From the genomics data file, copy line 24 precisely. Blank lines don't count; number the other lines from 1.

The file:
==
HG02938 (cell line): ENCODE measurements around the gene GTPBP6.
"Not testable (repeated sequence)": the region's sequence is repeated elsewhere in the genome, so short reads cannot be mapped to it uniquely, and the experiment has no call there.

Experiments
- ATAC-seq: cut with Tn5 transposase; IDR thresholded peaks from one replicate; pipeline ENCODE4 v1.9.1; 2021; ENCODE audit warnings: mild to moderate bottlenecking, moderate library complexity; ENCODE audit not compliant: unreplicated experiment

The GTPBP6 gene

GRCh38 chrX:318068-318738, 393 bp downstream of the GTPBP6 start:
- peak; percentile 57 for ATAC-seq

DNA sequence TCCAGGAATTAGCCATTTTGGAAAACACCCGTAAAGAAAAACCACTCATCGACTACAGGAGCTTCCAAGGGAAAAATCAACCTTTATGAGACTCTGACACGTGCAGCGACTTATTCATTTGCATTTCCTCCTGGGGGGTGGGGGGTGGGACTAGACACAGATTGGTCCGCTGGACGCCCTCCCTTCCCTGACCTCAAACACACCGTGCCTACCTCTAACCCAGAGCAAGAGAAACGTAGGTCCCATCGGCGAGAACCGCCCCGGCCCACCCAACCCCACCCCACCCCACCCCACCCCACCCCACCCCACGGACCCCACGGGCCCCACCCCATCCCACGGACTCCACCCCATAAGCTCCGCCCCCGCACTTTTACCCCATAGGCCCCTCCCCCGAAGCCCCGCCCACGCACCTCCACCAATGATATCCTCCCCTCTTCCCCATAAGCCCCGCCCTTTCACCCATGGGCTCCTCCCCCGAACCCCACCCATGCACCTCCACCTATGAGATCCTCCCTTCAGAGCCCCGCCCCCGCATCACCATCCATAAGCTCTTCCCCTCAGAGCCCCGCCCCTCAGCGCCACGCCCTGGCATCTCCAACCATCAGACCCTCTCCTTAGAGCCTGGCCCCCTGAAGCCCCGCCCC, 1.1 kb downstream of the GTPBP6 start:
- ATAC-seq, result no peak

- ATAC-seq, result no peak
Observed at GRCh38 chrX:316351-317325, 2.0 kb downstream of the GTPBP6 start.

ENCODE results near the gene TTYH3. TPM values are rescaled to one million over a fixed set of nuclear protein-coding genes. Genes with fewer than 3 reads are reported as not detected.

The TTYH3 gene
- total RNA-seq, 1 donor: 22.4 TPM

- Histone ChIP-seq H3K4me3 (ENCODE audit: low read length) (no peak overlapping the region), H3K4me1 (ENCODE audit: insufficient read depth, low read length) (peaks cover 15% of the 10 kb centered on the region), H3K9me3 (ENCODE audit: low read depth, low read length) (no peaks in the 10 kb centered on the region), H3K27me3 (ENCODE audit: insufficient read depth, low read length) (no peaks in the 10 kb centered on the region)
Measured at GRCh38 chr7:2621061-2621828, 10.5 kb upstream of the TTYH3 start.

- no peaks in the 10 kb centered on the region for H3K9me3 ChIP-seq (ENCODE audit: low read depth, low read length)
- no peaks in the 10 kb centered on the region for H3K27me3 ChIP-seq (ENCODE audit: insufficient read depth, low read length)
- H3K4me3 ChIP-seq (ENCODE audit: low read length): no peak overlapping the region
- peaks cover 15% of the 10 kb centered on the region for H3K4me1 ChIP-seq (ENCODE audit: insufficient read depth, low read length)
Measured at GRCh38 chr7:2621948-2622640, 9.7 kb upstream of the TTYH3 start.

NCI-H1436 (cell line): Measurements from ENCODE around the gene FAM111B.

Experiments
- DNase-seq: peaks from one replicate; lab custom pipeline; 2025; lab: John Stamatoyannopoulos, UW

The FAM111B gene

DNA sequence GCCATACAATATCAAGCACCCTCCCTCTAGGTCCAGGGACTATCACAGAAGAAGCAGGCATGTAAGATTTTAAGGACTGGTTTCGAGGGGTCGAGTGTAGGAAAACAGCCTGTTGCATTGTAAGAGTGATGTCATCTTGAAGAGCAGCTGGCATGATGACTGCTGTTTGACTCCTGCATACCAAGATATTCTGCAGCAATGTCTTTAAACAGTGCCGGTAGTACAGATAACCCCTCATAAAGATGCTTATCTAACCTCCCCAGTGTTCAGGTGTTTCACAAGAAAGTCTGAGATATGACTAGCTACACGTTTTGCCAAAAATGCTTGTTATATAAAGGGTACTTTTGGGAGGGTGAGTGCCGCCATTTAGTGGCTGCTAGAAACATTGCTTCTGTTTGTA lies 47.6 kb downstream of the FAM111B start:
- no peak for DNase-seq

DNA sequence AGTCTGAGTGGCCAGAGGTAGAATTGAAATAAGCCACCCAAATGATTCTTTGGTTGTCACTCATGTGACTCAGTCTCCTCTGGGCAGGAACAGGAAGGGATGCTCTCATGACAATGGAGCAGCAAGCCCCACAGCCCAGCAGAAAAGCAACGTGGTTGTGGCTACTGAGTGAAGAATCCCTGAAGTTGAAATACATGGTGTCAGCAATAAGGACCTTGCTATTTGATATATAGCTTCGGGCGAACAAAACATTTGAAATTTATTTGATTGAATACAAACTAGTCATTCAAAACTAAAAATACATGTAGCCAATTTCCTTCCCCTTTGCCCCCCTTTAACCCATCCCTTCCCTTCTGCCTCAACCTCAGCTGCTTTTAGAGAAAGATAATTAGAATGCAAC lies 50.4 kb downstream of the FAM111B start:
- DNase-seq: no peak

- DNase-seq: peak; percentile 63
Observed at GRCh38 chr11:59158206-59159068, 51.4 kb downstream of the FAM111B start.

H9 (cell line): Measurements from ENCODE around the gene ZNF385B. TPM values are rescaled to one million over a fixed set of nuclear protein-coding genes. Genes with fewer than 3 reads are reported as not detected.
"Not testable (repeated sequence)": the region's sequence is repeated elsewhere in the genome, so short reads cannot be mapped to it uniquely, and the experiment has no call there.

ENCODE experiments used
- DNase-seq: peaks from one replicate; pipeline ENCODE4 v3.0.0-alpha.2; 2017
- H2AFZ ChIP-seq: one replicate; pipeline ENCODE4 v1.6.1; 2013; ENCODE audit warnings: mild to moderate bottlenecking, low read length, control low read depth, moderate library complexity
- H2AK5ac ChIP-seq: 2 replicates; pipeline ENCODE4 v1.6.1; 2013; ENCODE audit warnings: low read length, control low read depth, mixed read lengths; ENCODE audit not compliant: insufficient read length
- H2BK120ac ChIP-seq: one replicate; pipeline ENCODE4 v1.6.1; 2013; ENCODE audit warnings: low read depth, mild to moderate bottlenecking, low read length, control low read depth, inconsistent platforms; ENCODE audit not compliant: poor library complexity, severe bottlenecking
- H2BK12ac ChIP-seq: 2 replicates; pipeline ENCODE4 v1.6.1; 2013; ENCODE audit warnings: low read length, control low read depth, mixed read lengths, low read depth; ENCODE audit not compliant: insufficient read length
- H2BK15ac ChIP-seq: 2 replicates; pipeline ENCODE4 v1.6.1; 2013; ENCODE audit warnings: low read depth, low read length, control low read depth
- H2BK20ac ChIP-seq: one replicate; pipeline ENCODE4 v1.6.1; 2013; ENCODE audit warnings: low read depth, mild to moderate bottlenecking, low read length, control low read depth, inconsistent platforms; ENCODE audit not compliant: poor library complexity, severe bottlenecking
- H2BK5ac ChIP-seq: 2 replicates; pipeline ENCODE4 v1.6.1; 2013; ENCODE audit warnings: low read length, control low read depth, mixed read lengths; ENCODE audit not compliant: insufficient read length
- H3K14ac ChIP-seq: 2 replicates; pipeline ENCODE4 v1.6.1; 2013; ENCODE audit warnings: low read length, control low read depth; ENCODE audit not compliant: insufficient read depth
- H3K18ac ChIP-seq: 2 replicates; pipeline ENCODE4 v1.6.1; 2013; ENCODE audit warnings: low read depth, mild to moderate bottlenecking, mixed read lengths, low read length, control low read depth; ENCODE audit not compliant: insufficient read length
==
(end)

- DNase-seq: peaks from one replicate; lab custom pipeline; 2025; lab: John Stamatoyannopoulos, UW